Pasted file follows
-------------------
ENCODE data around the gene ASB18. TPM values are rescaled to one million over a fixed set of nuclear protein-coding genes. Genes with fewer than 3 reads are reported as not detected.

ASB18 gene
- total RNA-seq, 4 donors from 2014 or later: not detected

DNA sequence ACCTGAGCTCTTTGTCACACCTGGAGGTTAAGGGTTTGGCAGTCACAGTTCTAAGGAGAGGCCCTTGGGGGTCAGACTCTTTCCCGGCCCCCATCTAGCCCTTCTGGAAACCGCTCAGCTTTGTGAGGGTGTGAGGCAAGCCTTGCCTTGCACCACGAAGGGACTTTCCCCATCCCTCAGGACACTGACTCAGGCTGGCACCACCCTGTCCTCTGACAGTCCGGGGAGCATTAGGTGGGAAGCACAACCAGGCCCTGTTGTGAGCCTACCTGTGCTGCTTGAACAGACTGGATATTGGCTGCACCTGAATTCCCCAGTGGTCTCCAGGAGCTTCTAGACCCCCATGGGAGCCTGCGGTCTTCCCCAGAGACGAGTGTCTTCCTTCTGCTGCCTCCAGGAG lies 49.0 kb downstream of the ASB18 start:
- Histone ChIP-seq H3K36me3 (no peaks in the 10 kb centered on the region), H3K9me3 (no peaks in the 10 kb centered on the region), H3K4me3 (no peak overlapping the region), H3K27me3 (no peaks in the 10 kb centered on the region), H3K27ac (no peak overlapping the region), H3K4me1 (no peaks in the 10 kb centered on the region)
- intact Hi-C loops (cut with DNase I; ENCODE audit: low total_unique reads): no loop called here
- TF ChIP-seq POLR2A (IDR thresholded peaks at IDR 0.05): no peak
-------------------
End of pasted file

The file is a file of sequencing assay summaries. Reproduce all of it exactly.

ENCODE data around the gene ASB18. TPM values are rescaled to one million over a fixed set of nuclear protein-coding genes. Genes with fewer than 3 reads are reported as not detected.

ASB18 gene
- total RNA-seq, 4 donors from 2014 or later: not detected

DNA sequence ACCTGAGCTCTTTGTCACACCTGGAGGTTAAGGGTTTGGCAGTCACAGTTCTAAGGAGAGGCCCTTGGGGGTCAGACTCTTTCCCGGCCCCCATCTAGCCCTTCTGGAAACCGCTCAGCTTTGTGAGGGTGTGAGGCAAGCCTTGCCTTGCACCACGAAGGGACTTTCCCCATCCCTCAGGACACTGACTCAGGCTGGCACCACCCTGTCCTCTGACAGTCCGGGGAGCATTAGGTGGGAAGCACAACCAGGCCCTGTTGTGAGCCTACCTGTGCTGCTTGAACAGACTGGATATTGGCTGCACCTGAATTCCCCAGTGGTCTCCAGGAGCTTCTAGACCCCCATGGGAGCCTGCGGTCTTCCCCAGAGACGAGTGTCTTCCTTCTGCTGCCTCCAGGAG lies 49.0 kb downstream of the ASB18 start:
- Histone ChIP-seq H3K36me3 (no peaks in the 10 kb centered on the region), H3K9me3 (no peaks in the 10 kb centered on the region), H3K4me3 (no peak overlapping the region), H3K27me3 (no peaks in the 10 kb centered on the region), H3K27ac (no peak overlapping the region), H3K4me1 (no peaks in the 10 kb centered on the region)
- intact Hi-C loops (cut with DNase I; ENCODE audit: low total_unique reads): no loop called here
- TF ChIP-seq POLR2A (IDR thresholded peaks at IDR 0.05): no peak